Personal Chef David Walesheck caters to working professionals, special dietary needs, events and parties.
After graduating from the California School of Culinary Arts, David Walesheck knew that he didn't want to spend his career working as a chef at a restaurant.
Instead, he opted for the catering route, which allowed him to interact with people who enjoyed his food at social events. When he grew restless with a business setting, the Minnesota native embarked on a path that many culinary professionals are taking. He became a personal chef.
For some people, the thought of a personal chef conjures up images of lifestyles reserved for the rich and famous. Today, though, personal chefs are more commonly seen outside of palatial estates. Clients include families with parents who are busy professionals and still want to serve freshly prepared meals. Others who use personal chefs are high-income individuals who want special menus for events and parties. Also, there are people who have dietary restrictions due to health-related reasons.
After graduating from culinary school, Walesheck worked for a catering company that prepared meals for numerous high-profile events in Beverly Hills before operating a health and wellness business that sold green tea. Longing for a return to the culinary arts, he relocated to the Tampa area to be near family.
"I didn't want to sit behind a line and make hundreds of meals day, day in and day out. I am a social person and prefer interaction with people," Walesheck said. "When you're a personal chef you have the opportunity to communicate directly with the people for whom you are cooking."
Recognizing a need for individuals who need specially prepared menus because of health issues, Walesheck pursued a niche within the personal chef category. His company, Healthy Living 1st (www.healthyliving1st.com) in Largo, provides personal chef services with a defined focus – clients who want healthy meals, people who need a gluten-free diet and individuals who have cancer and diabetes.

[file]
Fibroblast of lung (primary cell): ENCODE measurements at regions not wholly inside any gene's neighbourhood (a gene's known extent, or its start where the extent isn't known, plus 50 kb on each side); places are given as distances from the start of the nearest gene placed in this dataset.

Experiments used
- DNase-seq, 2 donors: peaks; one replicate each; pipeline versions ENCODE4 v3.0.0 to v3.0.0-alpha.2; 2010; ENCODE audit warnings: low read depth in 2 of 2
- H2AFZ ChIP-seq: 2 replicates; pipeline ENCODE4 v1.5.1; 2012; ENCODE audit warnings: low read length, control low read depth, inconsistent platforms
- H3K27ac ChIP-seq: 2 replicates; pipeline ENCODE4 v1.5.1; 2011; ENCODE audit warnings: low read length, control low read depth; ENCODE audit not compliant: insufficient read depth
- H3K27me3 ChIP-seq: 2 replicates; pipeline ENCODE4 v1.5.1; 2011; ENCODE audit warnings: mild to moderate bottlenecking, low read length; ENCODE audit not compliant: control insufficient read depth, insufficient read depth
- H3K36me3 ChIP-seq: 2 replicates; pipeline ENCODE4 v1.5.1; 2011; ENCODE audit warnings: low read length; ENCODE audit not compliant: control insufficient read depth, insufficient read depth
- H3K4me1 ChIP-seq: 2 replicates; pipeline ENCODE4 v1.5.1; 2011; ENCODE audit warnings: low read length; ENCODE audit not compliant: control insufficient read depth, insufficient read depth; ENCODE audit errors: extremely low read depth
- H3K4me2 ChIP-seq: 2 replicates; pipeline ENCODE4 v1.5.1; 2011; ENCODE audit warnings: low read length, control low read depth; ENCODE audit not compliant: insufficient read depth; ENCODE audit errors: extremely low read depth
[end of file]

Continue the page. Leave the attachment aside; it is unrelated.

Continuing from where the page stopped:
"I am lactose intolerant, so I understand the challenge of needing a specialized diet," said Walesheck, who is writing a book filled with lactose-free recipes. "I saw an opportunity to fill a niche since more people are health-conscious and there is growing awareness about conditions like gluten allergies."
Not all of Walesheck's clients have special dietary needs. On a recent Saturday, he prepared a menu for a holiday party at a high-profile client's home. It included seared ahi tuna, calamari filets, hearts of palm and crab soup, beef tenderloin with classic French demi glaze and blueberry crème brulee among other selections.
There was also an event where he made appetizers such as bacon wrapped shrimp and stuffed mushrooms. Yet it is the healthy food options that Walesheck especially favors. For individuals with food-related medical concerns, a personal chef can be a help since he can prepare meals within the required dietary guidelines.
"Whether you are lactose intolerant, are allergic to gluten or have certain dietary restrictions because of a disease, like cancer or diabetes, it can be difficult to know what you can and can't eat, and what ingredients you need to avoid," Walesheck said. "I can customize meals or just consult on how to eat healthy and still have great tasting food."
Walesheck says that a growing number of clients are contacting him about gluten-free meals. Some clients are just interested in removing gluten from their diets. Many, though, have Celiac disease, which is an autoimmune condition defined by intestinal damage resulting from a toxic reaction to gluten. Gluten is part of the proteins in grains, including all wheat, rye and barley. The Celiac Disease Foundation reports that one in 133 Americans have the disease. Following a gluten-free diet is the lone treatment for the condition, according to the Celiac Disease Foundation.
Among Walesheck's gluten-free dishes that he prepares for clients are Roasted Pork Tenderloin, Steamed Salmon, Garlic Mashed Potatoes, Sautéed Veggies, Quinoa Salad, Shepherds Meatloaf and Stuffed Peppers.
"Since there is more and more awareness of Celiac disease and gluten intolerance, a growing number of gluten-free products are hitting the shelves," Walesheck said. "It takes a lot of research and knowledge about what you can and cannot have at home, and what are ideal restaurants for people who require a gluten-free diet."